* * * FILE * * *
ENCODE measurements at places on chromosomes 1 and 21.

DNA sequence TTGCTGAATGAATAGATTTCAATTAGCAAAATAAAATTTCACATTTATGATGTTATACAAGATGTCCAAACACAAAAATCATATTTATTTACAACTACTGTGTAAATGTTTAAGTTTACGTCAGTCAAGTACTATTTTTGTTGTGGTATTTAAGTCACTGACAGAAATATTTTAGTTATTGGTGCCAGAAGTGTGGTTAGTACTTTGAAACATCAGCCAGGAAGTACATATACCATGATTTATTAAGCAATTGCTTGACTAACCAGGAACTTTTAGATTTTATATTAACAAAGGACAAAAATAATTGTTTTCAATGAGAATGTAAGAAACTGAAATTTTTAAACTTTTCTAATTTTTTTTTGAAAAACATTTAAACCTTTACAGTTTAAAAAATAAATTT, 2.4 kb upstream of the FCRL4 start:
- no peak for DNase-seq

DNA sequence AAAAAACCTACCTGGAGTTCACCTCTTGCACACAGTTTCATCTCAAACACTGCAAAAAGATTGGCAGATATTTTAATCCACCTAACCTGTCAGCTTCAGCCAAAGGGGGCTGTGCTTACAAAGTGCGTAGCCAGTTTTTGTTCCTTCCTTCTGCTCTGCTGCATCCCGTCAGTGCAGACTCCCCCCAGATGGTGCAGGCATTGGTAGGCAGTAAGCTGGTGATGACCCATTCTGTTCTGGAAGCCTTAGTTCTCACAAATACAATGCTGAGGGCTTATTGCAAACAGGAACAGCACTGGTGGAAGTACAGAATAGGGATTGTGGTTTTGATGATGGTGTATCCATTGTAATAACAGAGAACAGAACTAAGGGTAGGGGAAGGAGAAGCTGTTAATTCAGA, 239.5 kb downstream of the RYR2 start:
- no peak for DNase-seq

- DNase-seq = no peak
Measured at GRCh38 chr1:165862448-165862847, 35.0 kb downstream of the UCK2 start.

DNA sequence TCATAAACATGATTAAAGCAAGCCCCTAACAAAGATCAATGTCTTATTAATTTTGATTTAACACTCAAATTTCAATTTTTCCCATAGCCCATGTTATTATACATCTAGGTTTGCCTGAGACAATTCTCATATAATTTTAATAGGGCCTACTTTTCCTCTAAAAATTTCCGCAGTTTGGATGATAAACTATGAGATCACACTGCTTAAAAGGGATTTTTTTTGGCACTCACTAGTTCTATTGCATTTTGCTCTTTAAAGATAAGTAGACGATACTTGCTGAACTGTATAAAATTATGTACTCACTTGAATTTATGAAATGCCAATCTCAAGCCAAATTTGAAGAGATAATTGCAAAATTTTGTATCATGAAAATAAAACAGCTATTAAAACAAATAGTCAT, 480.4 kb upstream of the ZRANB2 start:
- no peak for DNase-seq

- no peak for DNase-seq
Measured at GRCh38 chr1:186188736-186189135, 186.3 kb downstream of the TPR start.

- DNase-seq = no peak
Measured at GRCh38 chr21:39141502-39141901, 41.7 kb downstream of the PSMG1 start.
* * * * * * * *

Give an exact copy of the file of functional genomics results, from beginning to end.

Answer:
ENCODE measurements at places on chromosomes 1 and 21.

DNA sequence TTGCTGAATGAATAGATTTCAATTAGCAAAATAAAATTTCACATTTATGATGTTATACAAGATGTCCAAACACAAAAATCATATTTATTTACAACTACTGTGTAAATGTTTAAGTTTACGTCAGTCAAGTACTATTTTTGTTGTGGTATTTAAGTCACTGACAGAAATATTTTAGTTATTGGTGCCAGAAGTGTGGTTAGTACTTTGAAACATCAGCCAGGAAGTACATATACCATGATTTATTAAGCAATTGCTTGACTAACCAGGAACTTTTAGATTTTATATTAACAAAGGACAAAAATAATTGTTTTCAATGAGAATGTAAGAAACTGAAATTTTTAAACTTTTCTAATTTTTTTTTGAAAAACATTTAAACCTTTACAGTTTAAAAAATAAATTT, 2.4 kb upstream of the FCRL4 start:
- no peak for DNase-seq

DNA sequence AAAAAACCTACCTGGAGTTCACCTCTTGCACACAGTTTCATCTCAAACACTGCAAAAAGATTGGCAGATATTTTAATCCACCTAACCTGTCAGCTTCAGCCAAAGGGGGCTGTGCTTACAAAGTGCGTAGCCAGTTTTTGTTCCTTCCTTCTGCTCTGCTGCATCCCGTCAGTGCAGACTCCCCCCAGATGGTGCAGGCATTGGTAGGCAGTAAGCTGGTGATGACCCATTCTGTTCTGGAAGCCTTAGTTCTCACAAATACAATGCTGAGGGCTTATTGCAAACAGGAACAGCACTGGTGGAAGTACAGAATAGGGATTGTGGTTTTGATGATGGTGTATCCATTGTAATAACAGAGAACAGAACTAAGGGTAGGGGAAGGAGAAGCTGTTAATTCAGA, 239.5 kb downstream of the RYR2 start:
- no peak for DNase-seq

- DNase-seq = no peak
Measured at GRCh38 chr1:165862448-165862847, 35.0 kb downstream of the UCK2 start.

DNA sequence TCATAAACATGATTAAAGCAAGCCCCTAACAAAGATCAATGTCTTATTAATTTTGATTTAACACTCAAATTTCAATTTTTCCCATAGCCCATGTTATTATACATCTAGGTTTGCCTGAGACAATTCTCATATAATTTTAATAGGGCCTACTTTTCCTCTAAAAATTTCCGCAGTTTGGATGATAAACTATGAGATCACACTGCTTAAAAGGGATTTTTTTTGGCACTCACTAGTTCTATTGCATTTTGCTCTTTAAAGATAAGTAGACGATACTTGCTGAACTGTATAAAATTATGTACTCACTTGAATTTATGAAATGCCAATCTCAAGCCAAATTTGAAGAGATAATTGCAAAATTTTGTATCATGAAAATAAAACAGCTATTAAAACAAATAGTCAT, 480.4 kb upstream of the ZRANB2 start:
- no peak for DNase-seq

- no peak for DNase-seq
Measured at GRCh38 chr1:186188736-186189135, 186.3 kb downstream of the TPR start.

- DNase-seq = no peak
Measured at GRCh38 chr21:39141502-39141901, 41.7 kb downstream of the PSMG1 start.